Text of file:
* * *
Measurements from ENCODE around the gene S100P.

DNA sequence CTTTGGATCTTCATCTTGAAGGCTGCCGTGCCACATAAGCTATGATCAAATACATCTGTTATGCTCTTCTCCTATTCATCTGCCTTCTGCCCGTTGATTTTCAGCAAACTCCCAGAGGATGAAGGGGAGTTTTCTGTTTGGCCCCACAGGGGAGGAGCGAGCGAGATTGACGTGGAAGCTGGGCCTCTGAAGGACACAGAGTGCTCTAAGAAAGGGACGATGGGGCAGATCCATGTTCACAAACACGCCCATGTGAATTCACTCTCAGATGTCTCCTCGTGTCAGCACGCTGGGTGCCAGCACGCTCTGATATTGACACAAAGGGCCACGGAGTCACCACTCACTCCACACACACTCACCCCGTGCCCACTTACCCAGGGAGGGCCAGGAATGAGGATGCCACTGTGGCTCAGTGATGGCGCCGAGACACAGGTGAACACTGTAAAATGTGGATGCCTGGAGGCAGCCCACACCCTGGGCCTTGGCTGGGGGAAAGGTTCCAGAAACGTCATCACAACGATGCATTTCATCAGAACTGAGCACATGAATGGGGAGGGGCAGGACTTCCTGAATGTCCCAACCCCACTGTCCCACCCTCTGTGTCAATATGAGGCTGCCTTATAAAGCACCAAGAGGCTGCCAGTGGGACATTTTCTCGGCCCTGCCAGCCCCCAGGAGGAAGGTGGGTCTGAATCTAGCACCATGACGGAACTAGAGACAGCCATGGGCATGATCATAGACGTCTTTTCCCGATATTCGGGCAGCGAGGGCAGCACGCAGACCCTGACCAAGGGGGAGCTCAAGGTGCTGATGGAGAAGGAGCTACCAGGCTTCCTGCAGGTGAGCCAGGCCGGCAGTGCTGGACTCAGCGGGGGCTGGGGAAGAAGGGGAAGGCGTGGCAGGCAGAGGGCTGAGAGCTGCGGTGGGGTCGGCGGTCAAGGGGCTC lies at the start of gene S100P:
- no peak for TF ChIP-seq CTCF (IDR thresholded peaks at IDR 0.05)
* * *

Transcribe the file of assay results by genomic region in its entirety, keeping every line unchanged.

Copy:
Measurements from ENCODE around the gene S100P.

DNA sequence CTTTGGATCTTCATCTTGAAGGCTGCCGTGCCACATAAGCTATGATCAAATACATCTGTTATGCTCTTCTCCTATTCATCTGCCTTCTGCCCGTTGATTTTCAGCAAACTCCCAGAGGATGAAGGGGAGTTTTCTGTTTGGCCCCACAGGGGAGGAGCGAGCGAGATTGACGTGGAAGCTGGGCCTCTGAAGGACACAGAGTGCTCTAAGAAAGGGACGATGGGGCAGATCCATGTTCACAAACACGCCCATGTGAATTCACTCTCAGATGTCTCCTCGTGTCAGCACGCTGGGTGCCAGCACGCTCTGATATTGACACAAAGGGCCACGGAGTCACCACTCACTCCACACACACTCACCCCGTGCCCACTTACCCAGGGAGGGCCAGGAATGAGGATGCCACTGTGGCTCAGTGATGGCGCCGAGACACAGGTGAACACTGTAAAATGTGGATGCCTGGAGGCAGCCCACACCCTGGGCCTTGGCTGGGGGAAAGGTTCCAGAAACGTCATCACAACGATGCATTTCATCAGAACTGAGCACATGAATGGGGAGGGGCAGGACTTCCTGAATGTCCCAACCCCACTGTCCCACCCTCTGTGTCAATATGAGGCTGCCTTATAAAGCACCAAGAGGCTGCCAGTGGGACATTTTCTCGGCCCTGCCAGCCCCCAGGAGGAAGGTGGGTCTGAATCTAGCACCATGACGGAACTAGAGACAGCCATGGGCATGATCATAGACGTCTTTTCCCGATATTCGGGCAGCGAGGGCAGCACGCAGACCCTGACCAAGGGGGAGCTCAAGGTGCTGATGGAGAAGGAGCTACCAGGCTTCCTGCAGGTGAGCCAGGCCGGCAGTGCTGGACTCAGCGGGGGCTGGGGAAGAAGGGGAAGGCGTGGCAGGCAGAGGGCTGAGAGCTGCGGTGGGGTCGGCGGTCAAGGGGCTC lies at the start of gene S100P:
- no peak for TF ChIP-seq CTCF (IDR thresholded peaks at IDR 0.05)